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We Carried the Mat

My Faith Journey as a Primary Caregiver . . . and How a Community Made All the Difference

Clarion Review (4 Stars)

The New Testament Gospel of Mark includes a story about four devoted friends who carry a paralyzed man to Jesus for healing, only to be halted by a crowd. Undaunted, the men “dug through the clay roof … [and] lowered the sick man on his mat, right in front of Jesus.” Katie Jordan uses this story to frame her memoir about caring for her terminally ill husband,We Carried the Mat: My Faith Journey as a Primary Caregiver … and How a Community Made All the Difference. Although its overt Christianity may initially deter some readers, the practical and emotional wisdom she offers to caregivers will amply compensate for individual religious differences.

Jordan’s husband, Jay, was diagnosed with amyotrophic lateral sclerosis (ALS), an incurable disease that causes slow nerve deterioration, resulting in paralysis and death. As Jordan struggled to face the disease “that invaded our lives like a thief,” she realized that the happy, active life she had taken for granted had been snatched away. She left a job she loved and traded her beloved home for a much smaller single-story house modified to accommodate Jay’s increasing disability. An appendix lists Jordan’s experience-based suggestions for home modifications.

In honor of the “mat carriers” who accompanied Jordan and Jay during the prolonged ordeal of Jay’s illness and death, this book shares their many contributions and offers a model for how communities can support those caring for the sick and dying at home. Jordan writes frankly about her despair as Jay’s condition worsened, and her honesty about the strain, isolation, and fear that caregivers experience is at the heart of this book. When her pastor gave a sermon on the mat carriers and praised Jay’s church attendance, Jordan seethed with silent resentment because he did not mention the hours of grueling labor she had devoted to getting him there. In desperation, she wrote to her pastor and “boldly suggested that he had missed the point of his own message … Carrying Jay’s mat alone was becoming impossible. I needed prayer and practical help to carry Jay’s mat to Heaven’s gate.”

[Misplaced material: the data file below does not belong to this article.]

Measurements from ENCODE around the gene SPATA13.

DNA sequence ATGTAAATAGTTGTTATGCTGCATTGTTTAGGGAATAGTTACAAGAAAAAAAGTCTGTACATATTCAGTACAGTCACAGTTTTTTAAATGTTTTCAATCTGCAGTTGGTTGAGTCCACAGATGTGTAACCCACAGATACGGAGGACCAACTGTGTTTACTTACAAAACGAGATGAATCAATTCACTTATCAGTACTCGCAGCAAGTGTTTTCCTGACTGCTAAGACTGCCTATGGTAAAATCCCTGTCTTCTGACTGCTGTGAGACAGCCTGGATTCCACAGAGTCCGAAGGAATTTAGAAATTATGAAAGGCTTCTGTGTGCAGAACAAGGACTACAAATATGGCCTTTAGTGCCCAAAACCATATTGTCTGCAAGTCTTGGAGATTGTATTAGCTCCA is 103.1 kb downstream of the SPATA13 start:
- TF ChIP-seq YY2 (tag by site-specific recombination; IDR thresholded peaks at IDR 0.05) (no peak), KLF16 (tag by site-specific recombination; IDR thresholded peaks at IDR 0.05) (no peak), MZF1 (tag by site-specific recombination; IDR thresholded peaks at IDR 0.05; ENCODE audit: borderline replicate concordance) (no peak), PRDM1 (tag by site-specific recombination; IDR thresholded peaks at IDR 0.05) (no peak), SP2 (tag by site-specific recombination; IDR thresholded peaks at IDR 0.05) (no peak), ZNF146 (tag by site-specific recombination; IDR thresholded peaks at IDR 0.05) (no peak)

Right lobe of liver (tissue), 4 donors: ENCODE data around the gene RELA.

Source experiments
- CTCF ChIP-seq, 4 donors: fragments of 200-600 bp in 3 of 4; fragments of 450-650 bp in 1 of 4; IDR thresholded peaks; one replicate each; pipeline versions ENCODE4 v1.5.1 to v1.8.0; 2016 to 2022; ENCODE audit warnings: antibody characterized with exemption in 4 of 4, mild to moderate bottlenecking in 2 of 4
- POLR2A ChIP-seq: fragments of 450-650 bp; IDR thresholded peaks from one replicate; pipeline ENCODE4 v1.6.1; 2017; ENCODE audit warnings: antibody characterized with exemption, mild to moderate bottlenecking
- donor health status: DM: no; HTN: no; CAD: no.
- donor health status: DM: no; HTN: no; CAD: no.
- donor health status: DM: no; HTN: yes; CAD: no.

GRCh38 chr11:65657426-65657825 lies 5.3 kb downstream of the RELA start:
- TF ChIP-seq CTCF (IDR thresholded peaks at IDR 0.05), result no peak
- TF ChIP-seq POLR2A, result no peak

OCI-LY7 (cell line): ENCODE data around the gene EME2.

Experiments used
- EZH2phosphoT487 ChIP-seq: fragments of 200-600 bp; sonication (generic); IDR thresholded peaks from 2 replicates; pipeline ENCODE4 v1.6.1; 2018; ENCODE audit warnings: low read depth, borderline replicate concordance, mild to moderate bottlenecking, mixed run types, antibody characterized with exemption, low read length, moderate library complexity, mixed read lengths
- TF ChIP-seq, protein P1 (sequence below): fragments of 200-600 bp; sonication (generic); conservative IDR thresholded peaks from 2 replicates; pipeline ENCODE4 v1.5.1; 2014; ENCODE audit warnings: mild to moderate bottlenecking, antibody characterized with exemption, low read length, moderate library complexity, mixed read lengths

We Carried the Mat conveys a clear, earnest message about the role of caregivers. Its sincerity and insight negate Jordan’s occasionally clumsy phrasing and strained metaphors. Her intent is to help rather than to entertain, and in this, she easily succeeds. Readers will appreciate Jordan’s ability to transcend her particular situation to encourage everyone to assist the mat carriers who perform extraordinary labor in times of need.

Elizabeth Breau